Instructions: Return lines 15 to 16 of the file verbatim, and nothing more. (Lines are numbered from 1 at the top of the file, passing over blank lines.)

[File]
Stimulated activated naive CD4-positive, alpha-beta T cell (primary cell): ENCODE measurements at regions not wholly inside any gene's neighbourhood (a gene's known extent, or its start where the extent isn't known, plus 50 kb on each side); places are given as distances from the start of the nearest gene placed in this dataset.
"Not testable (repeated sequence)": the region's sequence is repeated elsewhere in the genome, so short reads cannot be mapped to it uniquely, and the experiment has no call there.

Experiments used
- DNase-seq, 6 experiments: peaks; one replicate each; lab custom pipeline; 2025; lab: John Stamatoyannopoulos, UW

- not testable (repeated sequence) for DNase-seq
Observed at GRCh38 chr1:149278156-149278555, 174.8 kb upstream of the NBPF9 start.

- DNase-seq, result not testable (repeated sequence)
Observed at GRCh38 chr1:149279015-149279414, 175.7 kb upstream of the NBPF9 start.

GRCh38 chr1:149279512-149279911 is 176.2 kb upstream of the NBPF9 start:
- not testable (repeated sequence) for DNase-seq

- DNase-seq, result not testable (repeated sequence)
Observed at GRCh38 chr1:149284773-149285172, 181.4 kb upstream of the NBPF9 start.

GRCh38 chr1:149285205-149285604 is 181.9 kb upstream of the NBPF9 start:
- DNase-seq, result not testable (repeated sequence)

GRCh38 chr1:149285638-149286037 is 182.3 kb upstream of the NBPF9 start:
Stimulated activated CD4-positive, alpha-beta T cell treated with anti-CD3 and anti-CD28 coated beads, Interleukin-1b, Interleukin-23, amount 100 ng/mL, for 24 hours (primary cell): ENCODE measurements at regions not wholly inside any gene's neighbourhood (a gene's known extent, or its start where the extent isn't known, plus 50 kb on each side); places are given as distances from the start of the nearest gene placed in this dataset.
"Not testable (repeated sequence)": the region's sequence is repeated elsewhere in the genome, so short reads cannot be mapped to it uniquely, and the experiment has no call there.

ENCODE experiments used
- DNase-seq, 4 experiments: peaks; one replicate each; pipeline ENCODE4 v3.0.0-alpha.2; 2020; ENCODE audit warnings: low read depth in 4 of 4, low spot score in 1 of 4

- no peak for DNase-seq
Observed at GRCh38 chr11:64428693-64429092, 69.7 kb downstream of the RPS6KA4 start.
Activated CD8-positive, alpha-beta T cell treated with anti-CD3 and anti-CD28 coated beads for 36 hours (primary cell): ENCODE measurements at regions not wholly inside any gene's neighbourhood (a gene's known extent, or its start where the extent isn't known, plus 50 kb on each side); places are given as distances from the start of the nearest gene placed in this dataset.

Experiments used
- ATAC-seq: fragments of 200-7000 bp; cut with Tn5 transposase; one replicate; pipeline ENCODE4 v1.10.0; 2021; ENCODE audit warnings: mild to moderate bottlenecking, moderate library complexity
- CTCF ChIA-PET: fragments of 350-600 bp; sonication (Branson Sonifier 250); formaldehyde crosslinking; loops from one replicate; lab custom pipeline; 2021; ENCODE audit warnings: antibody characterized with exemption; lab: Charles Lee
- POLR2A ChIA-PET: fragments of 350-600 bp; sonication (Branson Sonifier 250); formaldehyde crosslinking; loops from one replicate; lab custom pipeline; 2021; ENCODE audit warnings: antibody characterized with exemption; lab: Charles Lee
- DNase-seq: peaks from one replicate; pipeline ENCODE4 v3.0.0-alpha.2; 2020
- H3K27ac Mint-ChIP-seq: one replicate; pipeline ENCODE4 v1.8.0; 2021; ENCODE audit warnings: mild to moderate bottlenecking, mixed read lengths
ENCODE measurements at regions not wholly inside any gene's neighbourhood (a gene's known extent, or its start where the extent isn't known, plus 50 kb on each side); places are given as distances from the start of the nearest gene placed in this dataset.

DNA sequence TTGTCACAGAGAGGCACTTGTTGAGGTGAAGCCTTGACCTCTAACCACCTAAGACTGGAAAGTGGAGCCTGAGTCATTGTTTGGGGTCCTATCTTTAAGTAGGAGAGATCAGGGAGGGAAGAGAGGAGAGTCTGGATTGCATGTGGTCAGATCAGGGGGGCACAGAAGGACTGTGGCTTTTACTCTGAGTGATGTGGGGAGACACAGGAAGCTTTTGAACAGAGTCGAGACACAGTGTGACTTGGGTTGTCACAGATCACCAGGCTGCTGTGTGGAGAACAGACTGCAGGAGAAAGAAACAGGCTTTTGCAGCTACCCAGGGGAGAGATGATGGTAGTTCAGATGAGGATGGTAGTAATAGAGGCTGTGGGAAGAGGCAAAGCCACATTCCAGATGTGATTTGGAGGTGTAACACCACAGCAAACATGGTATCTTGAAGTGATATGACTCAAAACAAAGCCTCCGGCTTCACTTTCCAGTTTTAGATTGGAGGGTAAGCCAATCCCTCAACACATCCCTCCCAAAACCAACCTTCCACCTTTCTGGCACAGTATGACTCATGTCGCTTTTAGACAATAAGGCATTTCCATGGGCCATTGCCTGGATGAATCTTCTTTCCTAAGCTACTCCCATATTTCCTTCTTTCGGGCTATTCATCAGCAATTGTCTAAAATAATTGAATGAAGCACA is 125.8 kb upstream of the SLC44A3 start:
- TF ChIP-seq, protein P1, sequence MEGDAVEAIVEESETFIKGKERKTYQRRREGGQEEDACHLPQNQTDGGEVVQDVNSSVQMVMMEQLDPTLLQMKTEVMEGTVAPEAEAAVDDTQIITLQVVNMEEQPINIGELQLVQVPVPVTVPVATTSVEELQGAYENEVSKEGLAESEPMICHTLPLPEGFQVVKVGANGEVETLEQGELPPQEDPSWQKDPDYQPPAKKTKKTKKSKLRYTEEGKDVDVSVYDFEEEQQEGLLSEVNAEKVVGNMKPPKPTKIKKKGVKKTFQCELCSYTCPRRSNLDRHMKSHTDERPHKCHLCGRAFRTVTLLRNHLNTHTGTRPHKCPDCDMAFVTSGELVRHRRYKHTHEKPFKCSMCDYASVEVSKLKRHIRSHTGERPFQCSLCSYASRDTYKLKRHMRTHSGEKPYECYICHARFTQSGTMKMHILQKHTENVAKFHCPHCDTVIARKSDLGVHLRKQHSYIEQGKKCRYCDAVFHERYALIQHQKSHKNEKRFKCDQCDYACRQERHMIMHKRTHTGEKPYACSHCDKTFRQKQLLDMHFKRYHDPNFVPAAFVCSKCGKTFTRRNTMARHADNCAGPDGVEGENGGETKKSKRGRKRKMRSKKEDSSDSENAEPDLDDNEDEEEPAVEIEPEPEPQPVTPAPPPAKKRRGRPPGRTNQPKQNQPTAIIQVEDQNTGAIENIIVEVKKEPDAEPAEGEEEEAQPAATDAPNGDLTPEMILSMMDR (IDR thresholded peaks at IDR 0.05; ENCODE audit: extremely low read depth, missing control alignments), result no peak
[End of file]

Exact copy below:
GRCh38 chr1:149285638-149286037 is 182.3 kb upstream of the NBPF9 start:
Stimulated activated CD4-positive, alpha-beta T cell treated with anti-CD3 and anti-CD28 coated beads, Interleukin-1b, Interleukin-23, amount 100 ng/mL, for 24 hours (primary cell): ENCODE measurements at regions not wholly inside any gene's neighbourhood (a gene's known extent, or its start where the extent isn't known, plus 50 kb on each side); places are given as distances from the start of the nearest gene placed in this dataset.